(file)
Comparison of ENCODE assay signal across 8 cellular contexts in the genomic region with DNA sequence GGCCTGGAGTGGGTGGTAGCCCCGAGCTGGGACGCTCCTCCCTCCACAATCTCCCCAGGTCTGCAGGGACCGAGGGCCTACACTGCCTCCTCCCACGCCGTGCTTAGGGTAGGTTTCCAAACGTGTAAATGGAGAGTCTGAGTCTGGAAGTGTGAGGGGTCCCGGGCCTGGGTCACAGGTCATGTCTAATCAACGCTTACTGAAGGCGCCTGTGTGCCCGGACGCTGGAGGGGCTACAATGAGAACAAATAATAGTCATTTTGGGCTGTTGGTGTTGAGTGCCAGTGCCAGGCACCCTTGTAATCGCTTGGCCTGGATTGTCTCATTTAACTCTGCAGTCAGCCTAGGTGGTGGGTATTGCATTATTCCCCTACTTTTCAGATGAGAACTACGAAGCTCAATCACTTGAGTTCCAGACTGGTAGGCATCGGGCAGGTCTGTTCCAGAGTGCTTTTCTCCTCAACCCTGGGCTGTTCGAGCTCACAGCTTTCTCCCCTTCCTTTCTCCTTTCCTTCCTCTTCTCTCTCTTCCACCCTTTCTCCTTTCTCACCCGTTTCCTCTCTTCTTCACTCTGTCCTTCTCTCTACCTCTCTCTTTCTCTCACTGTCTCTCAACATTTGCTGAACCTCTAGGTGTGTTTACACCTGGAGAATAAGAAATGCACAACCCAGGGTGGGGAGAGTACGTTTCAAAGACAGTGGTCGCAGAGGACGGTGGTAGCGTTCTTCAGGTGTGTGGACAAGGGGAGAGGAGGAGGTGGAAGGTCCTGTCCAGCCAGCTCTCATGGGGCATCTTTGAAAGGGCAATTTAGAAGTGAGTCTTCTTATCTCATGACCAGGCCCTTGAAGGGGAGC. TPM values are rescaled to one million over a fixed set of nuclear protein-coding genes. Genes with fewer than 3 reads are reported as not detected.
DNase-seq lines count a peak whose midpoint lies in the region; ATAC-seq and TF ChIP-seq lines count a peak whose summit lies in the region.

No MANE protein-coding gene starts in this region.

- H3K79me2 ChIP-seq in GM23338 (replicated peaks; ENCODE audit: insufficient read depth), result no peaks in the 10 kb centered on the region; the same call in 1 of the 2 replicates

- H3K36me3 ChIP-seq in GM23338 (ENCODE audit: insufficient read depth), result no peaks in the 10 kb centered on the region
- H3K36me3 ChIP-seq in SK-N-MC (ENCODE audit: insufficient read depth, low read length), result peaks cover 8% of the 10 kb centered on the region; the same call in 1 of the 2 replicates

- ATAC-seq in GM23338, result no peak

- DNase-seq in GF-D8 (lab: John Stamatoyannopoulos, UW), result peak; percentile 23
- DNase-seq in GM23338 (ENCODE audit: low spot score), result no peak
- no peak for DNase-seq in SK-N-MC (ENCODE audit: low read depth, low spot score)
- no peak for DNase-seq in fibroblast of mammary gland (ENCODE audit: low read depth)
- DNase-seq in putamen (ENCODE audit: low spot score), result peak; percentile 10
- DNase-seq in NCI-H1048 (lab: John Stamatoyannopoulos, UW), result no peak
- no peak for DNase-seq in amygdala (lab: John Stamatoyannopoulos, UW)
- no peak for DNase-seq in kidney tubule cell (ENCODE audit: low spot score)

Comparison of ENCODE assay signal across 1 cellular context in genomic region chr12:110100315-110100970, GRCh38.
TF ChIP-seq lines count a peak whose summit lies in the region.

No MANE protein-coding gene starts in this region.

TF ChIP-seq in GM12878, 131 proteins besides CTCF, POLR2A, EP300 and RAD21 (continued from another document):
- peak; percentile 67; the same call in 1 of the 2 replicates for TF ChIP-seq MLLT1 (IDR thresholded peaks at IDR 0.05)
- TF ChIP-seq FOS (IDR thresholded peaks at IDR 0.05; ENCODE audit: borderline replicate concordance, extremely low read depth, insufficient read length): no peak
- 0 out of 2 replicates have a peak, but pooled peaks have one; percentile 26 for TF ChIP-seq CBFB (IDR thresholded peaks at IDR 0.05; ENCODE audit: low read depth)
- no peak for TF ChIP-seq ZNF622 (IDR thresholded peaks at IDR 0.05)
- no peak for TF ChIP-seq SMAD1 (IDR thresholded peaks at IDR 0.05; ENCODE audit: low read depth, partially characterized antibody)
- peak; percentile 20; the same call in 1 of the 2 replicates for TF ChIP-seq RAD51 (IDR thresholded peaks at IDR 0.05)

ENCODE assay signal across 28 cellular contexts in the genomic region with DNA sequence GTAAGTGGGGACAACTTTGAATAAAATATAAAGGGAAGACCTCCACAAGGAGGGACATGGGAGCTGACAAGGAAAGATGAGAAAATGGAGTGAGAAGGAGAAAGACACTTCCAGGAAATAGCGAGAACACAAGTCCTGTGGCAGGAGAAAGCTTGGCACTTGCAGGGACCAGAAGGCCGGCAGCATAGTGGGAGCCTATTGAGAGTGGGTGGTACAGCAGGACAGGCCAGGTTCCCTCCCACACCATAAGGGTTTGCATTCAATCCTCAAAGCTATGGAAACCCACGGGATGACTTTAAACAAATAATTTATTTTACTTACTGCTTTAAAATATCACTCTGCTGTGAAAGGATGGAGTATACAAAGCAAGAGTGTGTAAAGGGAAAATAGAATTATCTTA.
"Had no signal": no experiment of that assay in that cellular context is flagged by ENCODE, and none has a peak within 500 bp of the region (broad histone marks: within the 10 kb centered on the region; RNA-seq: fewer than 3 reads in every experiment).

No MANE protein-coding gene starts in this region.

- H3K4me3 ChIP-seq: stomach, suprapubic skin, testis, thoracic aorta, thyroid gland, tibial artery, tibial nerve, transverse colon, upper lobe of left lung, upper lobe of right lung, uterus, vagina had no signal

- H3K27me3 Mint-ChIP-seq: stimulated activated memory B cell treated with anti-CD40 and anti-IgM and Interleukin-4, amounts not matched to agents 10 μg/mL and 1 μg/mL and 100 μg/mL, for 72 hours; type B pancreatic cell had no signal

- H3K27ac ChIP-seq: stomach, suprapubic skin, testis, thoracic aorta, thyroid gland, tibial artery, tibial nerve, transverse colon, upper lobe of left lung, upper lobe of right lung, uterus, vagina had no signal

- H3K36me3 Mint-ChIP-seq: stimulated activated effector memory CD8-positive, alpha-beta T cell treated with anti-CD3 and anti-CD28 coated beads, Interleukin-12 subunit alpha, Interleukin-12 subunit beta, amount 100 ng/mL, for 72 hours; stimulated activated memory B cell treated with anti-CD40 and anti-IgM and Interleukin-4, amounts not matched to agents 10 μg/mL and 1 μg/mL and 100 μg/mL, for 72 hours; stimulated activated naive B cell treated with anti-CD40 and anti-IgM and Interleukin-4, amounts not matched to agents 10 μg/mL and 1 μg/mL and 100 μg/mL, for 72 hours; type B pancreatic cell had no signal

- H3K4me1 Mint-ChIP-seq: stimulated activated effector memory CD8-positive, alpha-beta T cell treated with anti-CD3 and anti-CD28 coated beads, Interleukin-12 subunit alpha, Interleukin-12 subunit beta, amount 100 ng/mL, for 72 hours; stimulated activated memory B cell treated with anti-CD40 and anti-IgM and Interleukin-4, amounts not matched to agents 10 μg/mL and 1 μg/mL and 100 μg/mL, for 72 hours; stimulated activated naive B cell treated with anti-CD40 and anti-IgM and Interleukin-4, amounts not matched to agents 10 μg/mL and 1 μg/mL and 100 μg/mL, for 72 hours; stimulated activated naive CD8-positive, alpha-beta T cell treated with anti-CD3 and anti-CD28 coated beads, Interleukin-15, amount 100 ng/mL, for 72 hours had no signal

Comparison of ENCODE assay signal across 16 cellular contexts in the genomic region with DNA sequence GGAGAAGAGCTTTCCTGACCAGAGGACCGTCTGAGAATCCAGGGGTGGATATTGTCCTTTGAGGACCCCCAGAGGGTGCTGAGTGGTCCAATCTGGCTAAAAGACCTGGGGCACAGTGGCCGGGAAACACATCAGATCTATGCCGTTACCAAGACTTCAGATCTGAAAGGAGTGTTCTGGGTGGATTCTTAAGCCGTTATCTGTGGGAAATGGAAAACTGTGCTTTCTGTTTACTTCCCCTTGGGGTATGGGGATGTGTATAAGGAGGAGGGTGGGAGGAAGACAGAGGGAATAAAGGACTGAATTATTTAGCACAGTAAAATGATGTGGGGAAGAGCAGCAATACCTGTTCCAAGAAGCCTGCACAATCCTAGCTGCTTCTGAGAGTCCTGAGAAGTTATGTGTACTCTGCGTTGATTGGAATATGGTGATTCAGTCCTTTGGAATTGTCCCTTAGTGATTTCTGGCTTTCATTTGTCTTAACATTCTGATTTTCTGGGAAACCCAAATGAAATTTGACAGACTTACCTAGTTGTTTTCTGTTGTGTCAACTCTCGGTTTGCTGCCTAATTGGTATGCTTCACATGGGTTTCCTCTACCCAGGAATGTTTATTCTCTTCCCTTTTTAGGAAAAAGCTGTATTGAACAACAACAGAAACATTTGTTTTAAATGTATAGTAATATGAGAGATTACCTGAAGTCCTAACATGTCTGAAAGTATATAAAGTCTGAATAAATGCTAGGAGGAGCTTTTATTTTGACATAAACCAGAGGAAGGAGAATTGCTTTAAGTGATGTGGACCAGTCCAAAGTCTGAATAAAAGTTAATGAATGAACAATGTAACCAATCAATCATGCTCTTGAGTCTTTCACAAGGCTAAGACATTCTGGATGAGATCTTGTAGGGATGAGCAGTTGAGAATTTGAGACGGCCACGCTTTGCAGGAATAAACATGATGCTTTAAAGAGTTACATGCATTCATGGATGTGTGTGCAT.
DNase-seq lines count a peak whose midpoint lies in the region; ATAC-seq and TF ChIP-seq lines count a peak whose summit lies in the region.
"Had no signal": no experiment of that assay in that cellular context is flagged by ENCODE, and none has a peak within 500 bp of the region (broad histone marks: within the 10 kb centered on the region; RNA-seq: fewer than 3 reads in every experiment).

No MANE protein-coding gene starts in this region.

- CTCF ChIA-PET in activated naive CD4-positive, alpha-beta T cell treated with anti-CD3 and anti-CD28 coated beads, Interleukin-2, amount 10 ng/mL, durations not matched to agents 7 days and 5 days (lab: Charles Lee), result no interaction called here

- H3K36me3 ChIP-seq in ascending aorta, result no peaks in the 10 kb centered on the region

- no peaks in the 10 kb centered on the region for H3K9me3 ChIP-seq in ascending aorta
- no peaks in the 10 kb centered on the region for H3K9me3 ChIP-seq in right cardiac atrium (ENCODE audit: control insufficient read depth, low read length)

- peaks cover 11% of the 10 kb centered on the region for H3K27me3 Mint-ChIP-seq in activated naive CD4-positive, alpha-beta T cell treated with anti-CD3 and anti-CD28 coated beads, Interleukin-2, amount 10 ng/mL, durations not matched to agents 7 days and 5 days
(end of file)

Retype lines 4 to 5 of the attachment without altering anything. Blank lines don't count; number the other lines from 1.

- H3K79me2 ChIP-seq in GM23338 (replicated peaks; ENCODE audit: insufficient read depth), result no peaks in the 10 kb centered on the region; the same call in 1 of the 2 replicates

- H3K36me3 ChIP-seq in GM23338 (ENCODE audit: insufficient read depth), result no peaks in the 10 kb centered on the region